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Engineering Calculus Notes 252

Engineering Calculus Notes 252 - 240 CHAPTER 3 REAL-VALUED...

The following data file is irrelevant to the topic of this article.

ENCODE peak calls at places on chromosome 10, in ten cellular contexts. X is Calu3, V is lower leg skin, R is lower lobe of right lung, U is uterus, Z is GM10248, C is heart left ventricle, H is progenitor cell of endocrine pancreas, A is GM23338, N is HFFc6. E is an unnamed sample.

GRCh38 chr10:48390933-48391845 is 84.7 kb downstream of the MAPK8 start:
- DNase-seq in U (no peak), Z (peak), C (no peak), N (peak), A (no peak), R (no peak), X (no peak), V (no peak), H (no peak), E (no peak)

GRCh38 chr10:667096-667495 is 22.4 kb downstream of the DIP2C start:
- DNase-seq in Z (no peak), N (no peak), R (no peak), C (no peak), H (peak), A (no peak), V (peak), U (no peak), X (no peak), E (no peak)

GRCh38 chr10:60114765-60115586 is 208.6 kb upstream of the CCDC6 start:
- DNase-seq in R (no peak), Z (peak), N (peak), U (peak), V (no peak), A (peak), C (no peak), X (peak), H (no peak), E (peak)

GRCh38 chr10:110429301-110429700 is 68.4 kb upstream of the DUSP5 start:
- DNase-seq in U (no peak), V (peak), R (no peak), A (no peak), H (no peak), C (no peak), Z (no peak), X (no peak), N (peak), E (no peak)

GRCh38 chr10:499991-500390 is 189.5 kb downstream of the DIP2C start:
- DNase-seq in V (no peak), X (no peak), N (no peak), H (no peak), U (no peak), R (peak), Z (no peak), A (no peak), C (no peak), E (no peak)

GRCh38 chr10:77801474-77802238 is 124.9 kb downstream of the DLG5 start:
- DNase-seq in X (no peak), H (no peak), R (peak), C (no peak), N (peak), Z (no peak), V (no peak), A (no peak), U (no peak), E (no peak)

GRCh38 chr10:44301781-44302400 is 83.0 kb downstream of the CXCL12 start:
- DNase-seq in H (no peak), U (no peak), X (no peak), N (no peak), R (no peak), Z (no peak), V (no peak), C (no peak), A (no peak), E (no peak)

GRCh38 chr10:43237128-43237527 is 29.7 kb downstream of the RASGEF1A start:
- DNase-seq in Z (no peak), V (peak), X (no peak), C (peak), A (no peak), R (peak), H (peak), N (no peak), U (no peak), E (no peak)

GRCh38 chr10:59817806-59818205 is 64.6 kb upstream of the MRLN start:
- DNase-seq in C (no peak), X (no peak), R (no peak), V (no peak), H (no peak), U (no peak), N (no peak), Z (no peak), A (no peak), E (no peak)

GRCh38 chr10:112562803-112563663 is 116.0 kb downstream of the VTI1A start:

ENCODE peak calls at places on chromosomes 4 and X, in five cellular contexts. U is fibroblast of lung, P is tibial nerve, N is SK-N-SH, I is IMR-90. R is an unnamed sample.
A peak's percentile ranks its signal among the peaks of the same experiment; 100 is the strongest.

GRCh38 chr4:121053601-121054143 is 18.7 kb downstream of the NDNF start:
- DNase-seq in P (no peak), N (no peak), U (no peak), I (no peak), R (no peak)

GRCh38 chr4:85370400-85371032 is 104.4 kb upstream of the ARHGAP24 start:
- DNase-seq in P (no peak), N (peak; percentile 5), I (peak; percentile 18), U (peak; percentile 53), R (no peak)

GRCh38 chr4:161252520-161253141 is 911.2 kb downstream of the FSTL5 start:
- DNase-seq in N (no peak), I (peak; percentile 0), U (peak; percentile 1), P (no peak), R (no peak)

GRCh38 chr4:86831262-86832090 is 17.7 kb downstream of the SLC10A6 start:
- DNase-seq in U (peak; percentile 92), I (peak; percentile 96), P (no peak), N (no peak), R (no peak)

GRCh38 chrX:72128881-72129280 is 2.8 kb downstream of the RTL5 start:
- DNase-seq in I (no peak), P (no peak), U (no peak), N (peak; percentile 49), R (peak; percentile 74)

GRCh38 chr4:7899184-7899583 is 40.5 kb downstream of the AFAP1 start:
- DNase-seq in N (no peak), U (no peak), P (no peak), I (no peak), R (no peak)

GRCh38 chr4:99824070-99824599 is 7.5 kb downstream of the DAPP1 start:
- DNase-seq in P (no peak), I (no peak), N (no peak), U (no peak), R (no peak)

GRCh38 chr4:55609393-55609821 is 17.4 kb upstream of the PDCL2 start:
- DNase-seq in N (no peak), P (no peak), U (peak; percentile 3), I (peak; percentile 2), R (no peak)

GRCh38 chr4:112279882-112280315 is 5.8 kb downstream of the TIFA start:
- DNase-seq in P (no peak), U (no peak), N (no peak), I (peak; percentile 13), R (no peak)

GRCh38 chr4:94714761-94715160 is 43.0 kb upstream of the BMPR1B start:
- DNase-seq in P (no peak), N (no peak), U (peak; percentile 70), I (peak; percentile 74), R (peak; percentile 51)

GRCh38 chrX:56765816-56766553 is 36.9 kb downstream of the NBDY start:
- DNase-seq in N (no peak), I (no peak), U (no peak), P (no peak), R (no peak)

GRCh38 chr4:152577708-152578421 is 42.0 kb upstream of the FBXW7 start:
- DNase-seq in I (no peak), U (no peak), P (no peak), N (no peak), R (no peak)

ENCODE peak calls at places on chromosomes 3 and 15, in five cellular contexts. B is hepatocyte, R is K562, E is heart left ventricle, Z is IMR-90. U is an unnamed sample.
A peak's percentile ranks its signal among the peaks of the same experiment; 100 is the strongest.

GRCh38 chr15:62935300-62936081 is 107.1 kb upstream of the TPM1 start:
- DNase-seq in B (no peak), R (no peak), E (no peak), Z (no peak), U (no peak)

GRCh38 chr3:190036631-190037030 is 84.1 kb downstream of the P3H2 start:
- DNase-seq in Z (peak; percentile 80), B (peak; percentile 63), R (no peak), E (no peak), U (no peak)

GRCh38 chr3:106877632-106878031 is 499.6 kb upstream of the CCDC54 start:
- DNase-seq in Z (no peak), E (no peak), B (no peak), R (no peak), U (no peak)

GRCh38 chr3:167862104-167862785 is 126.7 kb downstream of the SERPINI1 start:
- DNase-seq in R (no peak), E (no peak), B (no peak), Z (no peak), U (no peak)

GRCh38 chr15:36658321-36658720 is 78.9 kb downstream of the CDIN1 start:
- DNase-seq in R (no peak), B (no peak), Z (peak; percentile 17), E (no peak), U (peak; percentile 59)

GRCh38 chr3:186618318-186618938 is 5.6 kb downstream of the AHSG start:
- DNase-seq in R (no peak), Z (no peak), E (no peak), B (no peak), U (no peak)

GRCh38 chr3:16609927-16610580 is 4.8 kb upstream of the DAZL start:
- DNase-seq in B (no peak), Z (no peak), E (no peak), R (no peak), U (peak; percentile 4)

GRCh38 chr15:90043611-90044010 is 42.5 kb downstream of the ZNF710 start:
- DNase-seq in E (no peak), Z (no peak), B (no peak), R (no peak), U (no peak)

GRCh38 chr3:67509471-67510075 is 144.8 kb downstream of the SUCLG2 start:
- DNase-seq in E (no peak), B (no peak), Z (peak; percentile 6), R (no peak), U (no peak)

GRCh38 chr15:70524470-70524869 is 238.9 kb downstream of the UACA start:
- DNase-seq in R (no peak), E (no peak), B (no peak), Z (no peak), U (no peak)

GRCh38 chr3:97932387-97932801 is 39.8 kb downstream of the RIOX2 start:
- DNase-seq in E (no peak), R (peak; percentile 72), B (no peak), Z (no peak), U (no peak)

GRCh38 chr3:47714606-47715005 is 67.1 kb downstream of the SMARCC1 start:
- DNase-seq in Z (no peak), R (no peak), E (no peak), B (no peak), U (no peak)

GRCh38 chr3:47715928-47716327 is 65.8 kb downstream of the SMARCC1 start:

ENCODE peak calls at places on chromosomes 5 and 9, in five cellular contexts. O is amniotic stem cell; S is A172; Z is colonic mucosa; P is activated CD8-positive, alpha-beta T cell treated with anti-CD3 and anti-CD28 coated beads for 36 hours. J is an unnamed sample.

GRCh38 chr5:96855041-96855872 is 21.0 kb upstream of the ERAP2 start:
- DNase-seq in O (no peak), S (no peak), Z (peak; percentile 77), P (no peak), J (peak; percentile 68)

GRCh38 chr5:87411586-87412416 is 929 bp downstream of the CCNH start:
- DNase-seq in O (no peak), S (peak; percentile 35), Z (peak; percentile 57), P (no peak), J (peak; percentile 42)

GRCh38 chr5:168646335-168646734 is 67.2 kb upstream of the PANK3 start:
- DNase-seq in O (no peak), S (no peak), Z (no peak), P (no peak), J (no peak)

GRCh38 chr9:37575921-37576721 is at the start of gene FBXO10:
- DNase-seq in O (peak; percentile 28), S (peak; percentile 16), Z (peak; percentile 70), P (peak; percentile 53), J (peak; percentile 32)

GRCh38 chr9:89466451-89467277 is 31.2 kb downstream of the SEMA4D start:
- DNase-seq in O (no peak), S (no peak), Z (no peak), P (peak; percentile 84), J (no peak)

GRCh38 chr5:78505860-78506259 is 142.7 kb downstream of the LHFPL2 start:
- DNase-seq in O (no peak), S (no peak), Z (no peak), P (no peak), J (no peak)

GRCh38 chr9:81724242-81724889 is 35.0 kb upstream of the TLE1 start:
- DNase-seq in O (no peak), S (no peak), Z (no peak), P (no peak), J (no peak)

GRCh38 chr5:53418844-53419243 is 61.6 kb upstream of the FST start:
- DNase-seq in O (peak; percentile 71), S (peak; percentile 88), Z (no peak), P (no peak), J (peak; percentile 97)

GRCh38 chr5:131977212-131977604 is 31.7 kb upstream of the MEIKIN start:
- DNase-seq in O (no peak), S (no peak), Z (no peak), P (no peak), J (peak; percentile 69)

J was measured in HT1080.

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240 CHAPTER 3. REAL-VALUED FUNCTIONS: DIFFERENTIATION This result ensures that functions defined by algebraic or analytic expressions such as polynomials (in two or three variables) or combinations of trigonometric, exponential, logarithmic functions and roots are generally differentiable, since by the formal rules of differentiation the partials are again of this type, and hence are continuous wherever they are defined; the only difficulties arise in cases where differentiation introduces a denominator which becomes zero at the point in question. The Gradient and Directional Derivatives Recall from § 3.2 that a linear function can be viewed in three different ways: as a homogeneous polynomial of degree one, as multiplication of the coordinate matrix by its matrix representative , and as the dot product of the input with a fixed vector. We have seen that when f ( −→ x ) is differentiable at −→ x = −→ x 0 , then the coefficients of the differential d −→ x 0 f ( −→ v ),
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